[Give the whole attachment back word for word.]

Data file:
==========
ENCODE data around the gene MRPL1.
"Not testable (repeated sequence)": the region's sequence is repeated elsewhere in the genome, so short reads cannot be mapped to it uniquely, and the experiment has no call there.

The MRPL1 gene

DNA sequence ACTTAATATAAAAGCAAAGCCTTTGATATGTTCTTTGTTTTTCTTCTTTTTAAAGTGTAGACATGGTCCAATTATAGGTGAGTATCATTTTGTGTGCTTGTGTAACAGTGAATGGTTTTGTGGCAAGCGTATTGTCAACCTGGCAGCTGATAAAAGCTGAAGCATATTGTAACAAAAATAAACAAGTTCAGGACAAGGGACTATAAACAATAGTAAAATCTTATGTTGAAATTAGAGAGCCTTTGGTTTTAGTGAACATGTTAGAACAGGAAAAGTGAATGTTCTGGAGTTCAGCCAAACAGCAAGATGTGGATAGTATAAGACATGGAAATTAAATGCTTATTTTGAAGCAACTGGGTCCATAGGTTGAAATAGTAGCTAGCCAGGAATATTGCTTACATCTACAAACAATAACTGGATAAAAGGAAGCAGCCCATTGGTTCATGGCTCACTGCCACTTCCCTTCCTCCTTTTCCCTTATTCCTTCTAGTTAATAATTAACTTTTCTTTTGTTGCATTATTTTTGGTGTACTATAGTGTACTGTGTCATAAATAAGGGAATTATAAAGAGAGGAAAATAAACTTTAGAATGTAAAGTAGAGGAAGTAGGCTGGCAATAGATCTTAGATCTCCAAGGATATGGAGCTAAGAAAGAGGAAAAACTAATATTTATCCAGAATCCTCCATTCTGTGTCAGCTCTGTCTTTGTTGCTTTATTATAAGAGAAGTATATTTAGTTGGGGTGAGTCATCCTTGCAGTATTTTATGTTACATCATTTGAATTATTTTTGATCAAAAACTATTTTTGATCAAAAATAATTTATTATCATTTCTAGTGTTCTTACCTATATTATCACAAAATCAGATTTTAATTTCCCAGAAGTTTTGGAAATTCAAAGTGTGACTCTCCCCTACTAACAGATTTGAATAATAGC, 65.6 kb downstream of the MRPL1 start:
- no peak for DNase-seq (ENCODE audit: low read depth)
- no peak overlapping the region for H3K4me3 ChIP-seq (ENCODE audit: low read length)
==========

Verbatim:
ENCODE data around the gene MRPL1.
"Not testable (repeated sequence)": the region's sequence is repeated elsewhere in the genome, so short reads cannot be mapped to it uniquely, and the experiment has no call there.

The MRPL1 gene

DNA sequence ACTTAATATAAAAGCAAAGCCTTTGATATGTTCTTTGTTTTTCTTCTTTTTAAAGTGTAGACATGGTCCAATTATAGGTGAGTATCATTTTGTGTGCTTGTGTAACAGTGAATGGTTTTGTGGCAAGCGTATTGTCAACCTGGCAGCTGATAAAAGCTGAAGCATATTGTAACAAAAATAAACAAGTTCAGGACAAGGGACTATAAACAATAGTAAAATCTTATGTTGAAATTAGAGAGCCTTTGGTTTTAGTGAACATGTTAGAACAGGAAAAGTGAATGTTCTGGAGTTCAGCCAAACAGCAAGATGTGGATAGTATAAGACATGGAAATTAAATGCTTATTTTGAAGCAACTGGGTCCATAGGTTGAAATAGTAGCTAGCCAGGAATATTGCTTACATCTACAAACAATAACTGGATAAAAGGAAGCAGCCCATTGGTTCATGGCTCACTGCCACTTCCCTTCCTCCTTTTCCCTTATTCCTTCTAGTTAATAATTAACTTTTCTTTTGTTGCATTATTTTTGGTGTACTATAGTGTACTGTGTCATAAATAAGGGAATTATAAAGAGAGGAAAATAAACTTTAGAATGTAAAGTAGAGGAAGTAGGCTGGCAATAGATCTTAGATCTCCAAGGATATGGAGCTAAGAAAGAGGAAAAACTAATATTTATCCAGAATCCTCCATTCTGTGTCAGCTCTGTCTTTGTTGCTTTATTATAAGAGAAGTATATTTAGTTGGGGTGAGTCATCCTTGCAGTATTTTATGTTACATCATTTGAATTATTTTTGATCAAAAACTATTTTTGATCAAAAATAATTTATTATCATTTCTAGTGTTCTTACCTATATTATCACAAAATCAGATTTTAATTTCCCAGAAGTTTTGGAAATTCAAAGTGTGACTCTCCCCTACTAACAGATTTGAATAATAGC, 65.6 kb downstream of the MRPL1 start:
- no peak for DNase-seq (ENCODE audit: low read depth)
- no peak overlapping the region for H3K4me3 ChIP-seq (ENCODE audit: low read length)